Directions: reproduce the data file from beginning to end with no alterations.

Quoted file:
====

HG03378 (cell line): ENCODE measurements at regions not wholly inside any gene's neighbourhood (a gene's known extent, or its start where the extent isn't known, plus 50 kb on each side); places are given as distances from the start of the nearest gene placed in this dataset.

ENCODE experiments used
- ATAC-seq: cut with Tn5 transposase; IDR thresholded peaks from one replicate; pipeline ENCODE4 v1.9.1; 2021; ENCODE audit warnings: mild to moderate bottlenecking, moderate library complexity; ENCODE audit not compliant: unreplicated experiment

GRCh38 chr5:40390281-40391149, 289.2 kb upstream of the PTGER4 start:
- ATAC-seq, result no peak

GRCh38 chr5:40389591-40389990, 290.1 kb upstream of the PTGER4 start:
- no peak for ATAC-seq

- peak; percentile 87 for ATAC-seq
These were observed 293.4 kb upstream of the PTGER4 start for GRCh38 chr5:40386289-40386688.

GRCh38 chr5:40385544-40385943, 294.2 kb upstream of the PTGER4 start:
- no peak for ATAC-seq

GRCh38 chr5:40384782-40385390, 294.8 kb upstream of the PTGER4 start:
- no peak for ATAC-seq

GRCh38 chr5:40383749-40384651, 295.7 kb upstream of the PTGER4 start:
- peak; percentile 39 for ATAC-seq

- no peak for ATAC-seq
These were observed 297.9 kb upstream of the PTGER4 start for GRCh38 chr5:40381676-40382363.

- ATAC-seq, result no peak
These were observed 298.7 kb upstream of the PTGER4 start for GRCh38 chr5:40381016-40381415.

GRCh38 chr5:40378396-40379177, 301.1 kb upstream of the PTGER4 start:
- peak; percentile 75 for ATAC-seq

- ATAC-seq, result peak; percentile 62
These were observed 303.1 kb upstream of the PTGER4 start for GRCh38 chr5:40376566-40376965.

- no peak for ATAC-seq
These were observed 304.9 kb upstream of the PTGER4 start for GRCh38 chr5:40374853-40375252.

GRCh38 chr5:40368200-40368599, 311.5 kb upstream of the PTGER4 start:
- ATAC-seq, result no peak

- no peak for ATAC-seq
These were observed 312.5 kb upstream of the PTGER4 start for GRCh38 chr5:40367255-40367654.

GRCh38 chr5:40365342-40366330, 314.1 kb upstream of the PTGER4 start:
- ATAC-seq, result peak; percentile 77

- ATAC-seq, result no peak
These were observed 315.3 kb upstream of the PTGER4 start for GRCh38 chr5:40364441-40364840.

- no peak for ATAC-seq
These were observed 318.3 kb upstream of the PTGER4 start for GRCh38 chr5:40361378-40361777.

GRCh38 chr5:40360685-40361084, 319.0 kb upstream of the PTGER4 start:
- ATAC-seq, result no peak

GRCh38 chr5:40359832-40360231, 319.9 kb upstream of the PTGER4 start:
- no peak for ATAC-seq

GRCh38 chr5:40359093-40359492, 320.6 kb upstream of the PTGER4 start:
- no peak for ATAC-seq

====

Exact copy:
HG03378 (cell line): ENCODE measurements at regions not wholly inside any gene's neighbourhood (a gene's known extent, or its start where the extent isn't known, plus 50 kb on each side); places are given as distances from the start of the nearest gene placed in this dataset.

ENCODE experiments used
- ATAC-seq: cut with Tn5 transposase; IDR thresholded peaks from one replicate; pipeline ENCODE4 v1.9.1; 2021; ENCODE audit warnings: mild to moderate bottlenecking, moderate library complexity; ENCODE audit not compliant: unreplicated experiment

GRCh38 chr5:40390281-40391149, 289.2 kb upstream of the PTGER4 start:
- ATAC-seq, result no peak

GRCh38 chr5:40389591-40389990, 290.1 kb upstream of the PTGER4 start:
- no peak for ATAC-seq

- peak; percentile 87 for ATAC-seq
These were observed 293.4 kb upstream of the PTGER4 start for GRCh38 chr5:40386289-40386688.

GRCh38 chr5:40385544-40385943, 294.2 kb upstream of the PTGER4 start:
- no peak for ATAC-seq

GRCh38 chr5:40384782-40385390, 294.8 kb upstream of the PTGER4 start:
- no peak for ATAC-seq

GRCh38 chr5:40383749-40384651, 295.7 kb upstream of the PTGER4 start:
- peak; percentile 39 for ATAC-seq

- no peak for ATAC-seq
These were observed 297.9 kb upstream of the PTGER4 start for GRCh38 chr5:40381676-40382363.

- ATAC-seq, result no peak
These were observed 298.7 kb upstream of the PTGER4 start for GRCh38 chr5:40381016-40381415.

GRCh38 chr5:40378396-40379177, 301.1 kb upstream of the PTGER4 start:
- peak; percentile 75 for ATAC-seq

- ATAC-seq, result peak; percentile 62
These were observed 303.1 kb upstream of the PTGER4 start for GRCh38 chr5:40376566-40376965.

- no peak for ATAC-seq
These were observed 304.9 kb upstream of the PTGER4 start for GRCh38 chr5:40374853-40375252.

GRCh38 chr5:40368200-40368599, 311.5 kb upstream of the PTGER4 start:
- ATAC-seq, result no peak

- no peak for ATAC-seq
These were observed 312.5 kb upstream of the PTGER4 start for GRCh38 chr5:40367255-40367654.

GRCh38 chr5:40365342-40366330, 314.1 kb upstream of the PTGER4 start:
- ATAC-seq, result peak; percentile 77

- ATAC-seq, result no peak
These were observed 315.3 kb upstream of the PTGER4 start for GRCh38 chr5:40364441-40364840.

- no peak for ATAC-seq
These were observed 318.3 kb upstream of the PTGER4 start for GRCh38 chr5:40361378-40361777.

GRCh38 chr5:40360685-40361084, 319.0 kb upstream of the PTGER4 start:
- ATAC-seq, result no peak

GRCh38 chr5:40359832-40360231, 319.9 kb upstream of the PTGER4 start:
- no peak for ATAC-seq

GRCh38 chr5:40359093-40359492, 320.6 kb upstream of the PTGER4 start:
- no peak for ATAC-seq